Nothing says summer like a cold beer—or any kind of alcoholic beverage really. Catch a buzz and maybe a tan at these ten local bars with beer gardens and patios, and see our Bar Guide for a full list of places to drink.
Fountainhead | Ravenswood
Come for the beer: on most nights you can choose from a fine selection of 24 taps and two firkins. The menu includes descriptions, not just unadorned lists, which helps with the difficult decisions that accompany any abundance of wonderful options. Noteworthy are the many varieties of cider and scotch whiskey—and the loveliest rooftop deck you’ll ever have the pleasure of getting buzzed and slightly sunburned on.
1970 W. Montrose, 773-697-8204, fountainheadchicago.com.
The Matchbox | River West
To say that the Matchbox is cozy would be an understatement. Wedge-shaped, it’s 15 feet across at its widest point and about three and a half feet at its narrowest. It can be tricky to squeeze past seated patrons to get to empty seats at the narrow end of the bar farthest from the entrance—if there are any, which there often aren’t—but some of the best cocktails in the city come across that heavy wooden bar. In the summer, there’s an equally cozy outdoor seating area.
770 N. Milwaukee, 312-666-9292.
Montrose Saloon | Albany Park
A chummy, unprepossessing Old Style bar with a number of diversions to help evaluate your ability to drive home: board games, darts, and a large beer garden where you can throw horseshoes and bags, and grill your own grub.
2933 W. Montrose, 773-463-7663.
Moody’s Pub | Edgewater
Never mind the German-cavernous interior of Moody’s, est. 1959, the patio is really where the action’s at: it’s an expansive spot that can accommodate crowds of neighborhood patrons stopping by for good burgers and cheap beer. The bar offers some drink specialties, all on the sweet side—creations with schnapps and Kahlúa when it’s cold and, in the summer, sangria—as well as heavy-duty supper-club-type food like pork chops and sirloin steak.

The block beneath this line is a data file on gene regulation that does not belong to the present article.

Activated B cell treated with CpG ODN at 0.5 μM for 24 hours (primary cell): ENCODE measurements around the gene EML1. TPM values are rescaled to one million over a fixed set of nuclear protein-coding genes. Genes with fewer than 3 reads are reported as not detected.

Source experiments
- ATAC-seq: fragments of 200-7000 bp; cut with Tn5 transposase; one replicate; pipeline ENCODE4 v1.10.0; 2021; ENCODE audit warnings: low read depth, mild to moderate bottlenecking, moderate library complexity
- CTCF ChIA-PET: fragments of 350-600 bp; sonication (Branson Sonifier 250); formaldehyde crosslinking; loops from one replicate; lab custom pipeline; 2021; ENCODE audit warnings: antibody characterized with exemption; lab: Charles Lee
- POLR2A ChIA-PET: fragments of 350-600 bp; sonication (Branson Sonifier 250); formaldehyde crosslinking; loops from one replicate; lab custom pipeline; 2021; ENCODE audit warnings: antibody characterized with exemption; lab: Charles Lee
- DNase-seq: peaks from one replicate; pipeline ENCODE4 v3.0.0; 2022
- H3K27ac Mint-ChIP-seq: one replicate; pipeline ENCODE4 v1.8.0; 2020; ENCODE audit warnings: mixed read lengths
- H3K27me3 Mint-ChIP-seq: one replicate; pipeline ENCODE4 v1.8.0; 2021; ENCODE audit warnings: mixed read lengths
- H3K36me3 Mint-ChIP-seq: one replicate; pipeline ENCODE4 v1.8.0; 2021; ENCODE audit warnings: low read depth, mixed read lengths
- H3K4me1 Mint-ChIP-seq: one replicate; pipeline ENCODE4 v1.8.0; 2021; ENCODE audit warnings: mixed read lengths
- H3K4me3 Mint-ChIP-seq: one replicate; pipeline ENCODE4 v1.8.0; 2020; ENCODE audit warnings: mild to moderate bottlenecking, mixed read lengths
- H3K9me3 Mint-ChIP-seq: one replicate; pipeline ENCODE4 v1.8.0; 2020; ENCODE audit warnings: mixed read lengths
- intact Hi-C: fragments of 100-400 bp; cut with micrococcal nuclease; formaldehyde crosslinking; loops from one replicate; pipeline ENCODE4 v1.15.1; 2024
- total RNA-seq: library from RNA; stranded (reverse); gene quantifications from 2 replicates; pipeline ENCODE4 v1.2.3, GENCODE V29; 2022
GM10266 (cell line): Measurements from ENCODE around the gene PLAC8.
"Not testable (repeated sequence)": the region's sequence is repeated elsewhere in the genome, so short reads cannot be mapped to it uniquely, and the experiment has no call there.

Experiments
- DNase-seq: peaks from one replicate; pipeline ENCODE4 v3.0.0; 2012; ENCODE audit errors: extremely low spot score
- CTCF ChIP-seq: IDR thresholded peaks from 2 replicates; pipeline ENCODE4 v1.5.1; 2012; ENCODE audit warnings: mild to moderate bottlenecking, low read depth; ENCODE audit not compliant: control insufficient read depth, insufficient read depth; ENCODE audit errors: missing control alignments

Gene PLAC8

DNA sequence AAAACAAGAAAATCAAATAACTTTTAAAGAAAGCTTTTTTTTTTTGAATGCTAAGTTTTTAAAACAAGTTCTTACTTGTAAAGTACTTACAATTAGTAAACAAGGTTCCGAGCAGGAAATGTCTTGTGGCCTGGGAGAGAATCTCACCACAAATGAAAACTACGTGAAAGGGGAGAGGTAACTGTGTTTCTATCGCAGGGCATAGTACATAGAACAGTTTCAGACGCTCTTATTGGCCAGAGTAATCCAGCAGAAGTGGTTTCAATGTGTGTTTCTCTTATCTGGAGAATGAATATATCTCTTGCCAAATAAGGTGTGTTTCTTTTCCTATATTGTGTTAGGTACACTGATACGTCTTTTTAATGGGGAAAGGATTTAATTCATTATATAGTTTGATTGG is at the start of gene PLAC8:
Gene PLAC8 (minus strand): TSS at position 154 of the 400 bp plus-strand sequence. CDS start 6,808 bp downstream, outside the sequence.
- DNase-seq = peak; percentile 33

5910 N. Broadway, 773-275-2696, moodyspub.com.
Old Oak Tap | Ukrainian Village
The 1,500-square-foot front patio gets jammed, and every third patron seems to be bouncing a baby between sips of Saison DuPont, but the craft beer list showcases a lot of crowd-pleasers—Dogfish Head 60 Minute IPA, Firestone Walker Union Jack IPA, and a rotating Solemn Oath tap—as well as a couple of intriguing curveballs.
2109 W. Chicago, 773-772-0406, theoldoaktap.com.
The Orbit Room | Avondale
Friendly spot with a secluded tiki-themed back patio built for lazing around on a late Saturday afternoon. The menu of above-average bar food includes house-made soups, pizza, and fish tacos.
2959 N. California, 773-588-8540, orbitroomchicago.com.
Red Door | Bucktown
Door number one leads to an elegant, minimalist bar and a little dining area that in its intimacy and low light sort of recalls Danny’s, the bar across the street. Door number two leads to the patio, a patio to spend a summer on, with wood paneling and dangling lightbulbs and a convivial atmosphere. The cocktail list tends toward the fruity—not such a bad thing in summer—but the beer list is impressive.
2118 N. Damen, 773-697-7221, reddoorchicago.com.
Sheffield’s | Lakeview
The four sauces (coffee stout, ginger peach, Sheffield’s original Jack Daniels, Carolina) are made in-house and the barbecue is turned out by wood-burning Southern Pride smokers. There are tons of craft brews on tap and by the bottle, and the staff is chipper and superfriendly. Outside there’s seating in a leafy walled courtyard.
3258 N. Sheffield, 773-281-4989, sheffieldschicago.com.
The Spoke & Bird | Near South Side
By far the best reason to go to the Spoke & Bird is the patio. But in light of the fact that this new spot’s owners have managed to obtain a liquor license and offer 20-odd mostly local brews (six of them on tap), the term “beer garden” seems more appropriate. It’s only open till 6 PM for the time being, but you can’t catch a tan much later than that anyway.
205 E. 18th, 929-263-2473, spokeandbird.com
The Whistler | Logan Square
Part storefront art installation, part eclectic music venue (and record label), mostly craft-cocktail mecca, the Whistler remains a Chicago destination. The beer selection is solid and relatively upscale. Low-key rock, improv jazz, thump-thump dance, or whispery folk will likely be occupying the stage at some point throughout the week. The small patio in the back is cozy and intimate—a perfect setting to while away an hour or two in the late afternoon before the crowds attack.
2421 N. Milwaukee, 773-227-3530, whistlerchicago.com.